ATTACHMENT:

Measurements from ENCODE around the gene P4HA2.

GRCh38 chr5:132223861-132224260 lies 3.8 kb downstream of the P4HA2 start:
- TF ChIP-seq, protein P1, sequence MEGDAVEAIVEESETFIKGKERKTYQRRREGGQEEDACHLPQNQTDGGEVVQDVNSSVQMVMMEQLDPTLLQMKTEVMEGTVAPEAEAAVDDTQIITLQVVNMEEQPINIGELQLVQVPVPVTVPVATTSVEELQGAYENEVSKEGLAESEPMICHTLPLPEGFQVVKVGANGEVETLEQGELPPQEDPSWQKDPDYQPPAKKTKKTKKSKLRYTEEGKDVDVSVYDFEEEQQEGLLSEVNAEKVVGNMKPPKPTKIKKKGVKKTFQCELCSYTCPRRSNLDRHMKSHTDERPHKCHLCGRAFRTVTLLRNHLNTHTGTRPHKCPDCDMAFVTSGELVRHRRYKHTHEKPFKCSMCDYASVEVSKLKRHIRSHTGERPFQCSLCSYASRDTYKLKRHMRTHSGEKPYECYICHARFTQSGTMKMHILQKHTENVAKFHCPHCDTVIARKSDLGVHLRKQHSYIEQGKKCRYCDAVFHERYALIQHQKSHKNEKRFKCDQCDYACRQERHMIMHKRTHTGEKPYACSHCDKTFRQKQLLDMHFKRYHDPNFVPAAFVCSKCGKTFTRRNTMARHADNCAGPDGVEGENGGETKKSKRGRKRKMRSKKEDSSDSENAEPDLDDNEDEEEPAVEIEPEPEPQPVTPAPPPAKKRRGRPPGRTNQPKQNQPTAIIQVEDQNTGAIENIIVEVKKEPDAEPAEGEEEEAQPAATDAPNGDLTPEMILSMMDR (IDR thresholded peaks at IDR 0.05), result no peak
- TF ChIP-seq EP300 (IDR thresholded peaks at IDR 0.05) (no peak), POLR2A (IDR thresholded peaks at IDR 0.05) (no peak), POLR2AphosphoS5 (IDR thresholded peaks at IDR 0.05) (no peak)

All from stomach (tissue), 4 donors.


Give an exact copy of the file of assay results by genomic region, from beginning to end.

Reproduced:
Measurements from ENCODE around the gene P4HA2.

GRCh38 chr5:132223861-132224260 lies 3.8 kb downstream of the P4HA2 start:
- TF ChIP-seq, protein P1, sequence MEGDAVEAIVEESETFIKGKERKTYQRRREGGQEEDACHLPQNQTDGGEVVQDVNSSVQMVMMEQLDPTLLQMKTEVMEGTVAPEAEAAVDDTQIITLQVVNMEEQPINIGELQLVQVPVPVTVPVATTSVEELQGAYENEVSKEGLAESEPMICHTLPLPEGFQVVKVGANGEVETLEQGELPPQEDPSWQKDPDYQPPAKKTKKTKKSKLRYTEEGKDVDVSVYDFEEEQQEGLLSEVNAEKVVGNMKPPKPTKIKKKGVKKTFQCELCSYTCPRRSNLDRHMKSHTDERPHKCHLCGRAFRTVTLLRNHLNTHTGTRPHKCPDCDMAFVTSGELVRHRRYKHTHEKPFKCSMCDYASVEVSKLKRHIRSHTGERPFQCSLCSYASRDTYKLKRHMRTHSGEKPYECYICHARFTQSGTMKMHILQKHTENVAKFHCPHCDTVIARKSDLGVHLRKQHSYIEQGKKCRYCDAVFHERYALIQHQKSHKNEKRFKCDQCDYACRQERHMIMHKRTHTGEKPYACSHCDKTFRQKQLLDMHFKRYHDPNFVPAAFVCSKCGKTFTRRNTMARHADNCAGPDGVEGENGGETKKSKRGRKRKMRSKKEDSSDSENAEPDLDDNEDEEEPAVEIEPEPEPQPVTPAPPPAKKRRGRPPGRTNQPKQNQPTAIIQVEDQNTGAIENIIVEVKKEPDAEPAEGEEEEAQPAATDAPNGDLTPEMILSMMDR (IDR thresholded peaks at IDR 0.05), result no peak
- TF ChIP-seq EP300 (IDR thresholded peaks at IDR 0.05) (no peak), POLR2A (IDR thresholded peaks at IDR 0.05) (no peak), POLR2AphosphoS5 (IDR thresholded peaks at IDR 0.05) (no peak)

All from stomach (tissue), 4 donors.